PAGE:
On a two-week cruise through Asia a highlight of our stop in Vietnam was a day tour to the infamous battle fields of Long Tan. In 2016 we remember the battle 50 years on and many travellers have paid their respects, our visit that much more special as we happened to visit at the same time as a Veteran who had actually been there on those fateful days.
There is something to be said about experiential learning, this day happened to be one of those rare moments that our whole family will remember forever. Standing at the memorial site, in the middle of an otherwise baron field, with an old Vet retelling his memories of the battle sent shivers up our spine that I still recall today as I am writing this blog.
Fifty years ago (18 August 1966) during the Vietnam war, the Battle took place in the rubber plantation fields near Long Tan, South Vietnam. Reportedly 18 Australians lost their lives, and more than 200 Viet Cong, in what was one of the worst battles Australian troops experienced during that war.
Today, a memorial stands in the middle of the field to remember the fallen Australian soldiers and the courageous battle they fought when the odds were so stacked against them. Visitors pay their respects at the site and remember the courage and bravery of the Australians who battled.
Upon arrival at the site on our tour our guide recited her facts and figures about the battle. The stories and incidents that led to the memorial we stood upon in itself made us aware that we were visiting a sacred site. The cross that stands there today at one point was “borrowed” to mark the grave of a local villager, leaving the memorial just a barren field.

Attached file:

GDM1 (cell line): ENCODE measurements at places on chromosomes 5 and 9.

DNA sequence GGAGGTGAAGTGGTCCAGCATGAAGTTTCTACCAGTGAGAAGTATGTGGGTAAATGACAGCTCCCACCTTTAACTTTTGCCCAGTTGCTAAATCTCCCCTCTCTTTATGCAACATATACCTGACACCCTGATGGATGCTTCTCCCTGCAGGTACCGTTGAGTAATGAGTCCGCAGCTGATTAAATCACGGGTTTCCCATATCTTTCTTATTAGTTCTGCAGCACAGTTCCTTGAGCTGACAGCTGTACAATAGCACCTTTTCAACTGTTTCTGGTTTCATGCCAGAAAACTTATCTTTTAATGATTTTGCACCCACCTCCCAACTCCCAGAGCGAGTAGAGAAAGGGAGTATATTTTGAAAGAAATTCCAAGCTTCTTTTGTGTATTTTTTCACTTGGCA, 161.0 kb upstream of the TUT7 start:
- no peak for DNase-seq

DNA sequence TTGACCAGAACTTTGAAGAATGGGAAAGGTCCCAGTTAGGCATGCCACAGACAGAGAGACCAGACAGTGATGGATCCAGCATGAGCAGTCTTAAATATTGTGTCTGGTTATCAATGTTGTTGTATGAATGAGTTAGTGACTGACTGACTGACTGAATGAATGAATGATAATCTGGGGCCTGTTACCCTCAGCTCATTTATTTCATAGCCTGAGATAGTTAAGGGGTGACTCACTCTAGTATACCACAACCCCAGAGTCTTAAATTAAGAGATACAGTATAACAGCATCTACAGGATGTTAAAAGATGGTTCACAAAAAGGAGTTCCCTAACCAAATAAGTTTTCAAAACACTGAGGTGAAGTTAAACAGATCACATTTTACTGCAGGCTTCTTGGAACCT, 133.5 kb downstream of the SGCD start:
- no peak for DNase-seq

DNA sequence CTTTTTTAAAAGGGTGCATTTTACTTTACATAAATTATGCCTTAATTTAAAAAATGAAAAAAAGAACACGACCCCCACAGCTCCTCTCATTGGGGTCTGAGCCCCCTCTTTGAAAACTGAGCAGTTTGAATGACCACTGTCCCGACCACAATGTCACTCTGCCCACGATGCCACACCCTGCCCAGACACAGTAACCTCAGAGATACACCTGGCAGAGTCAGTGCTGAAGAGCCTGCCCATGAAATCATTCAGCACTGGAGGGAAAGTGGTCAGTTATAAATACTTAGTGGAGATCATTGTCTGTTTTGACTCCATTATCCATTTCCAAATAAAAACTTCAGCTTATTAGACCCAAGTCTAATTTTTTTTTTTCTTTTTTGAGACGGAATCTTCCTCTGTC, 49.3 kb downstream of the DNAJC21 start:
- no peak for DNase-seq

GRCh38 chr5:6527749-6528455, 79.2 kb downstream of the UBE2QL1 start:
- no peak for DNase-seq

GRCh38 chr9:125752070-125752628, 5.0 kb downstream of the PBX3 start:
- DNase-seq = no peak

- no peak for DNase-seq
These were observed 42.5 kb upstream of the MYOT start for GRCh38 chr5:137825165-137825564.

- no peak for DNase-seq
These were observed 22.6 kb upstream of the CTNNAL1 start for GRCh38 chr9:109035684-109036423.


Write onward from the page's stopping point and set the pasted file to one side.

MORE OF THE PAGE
After a minute’s silence however, from the corner of the field, we could hear an old digger telling his recounts of the battle. It was then that we realised just how special our visit was.
The Vet told of the conditions the soldiers endured, the mud they laid in and the proximity to which they were to the enemy. All of which was spine chilling and incomprehensible to a modern day Australian family who had never had to even fathom such challenges.
To remember our fallen soldiers is something we all should do, to be privileged to visit the site on the same day as a digger was something else.
When we left the memorial site we visited a village school that has been funded by Australians. It was great to see that at the site of such tragedy Australians have left a positive mark on the province that caused tragedy to so many.
If you have a chance to visit the site whilst the soldiers are still here to retell their story, I encourage you to do so. Fifty years on we realise that the soldiers that were there at the Battle will not walk with us for too many years more.
Lest We Forget.
Penny - Itchy Feet Family
If you are interested in travelling Vietnam, you may also want to read our blog Getting Dirty in Vietnam where we visit a mud bath in Nha Trang.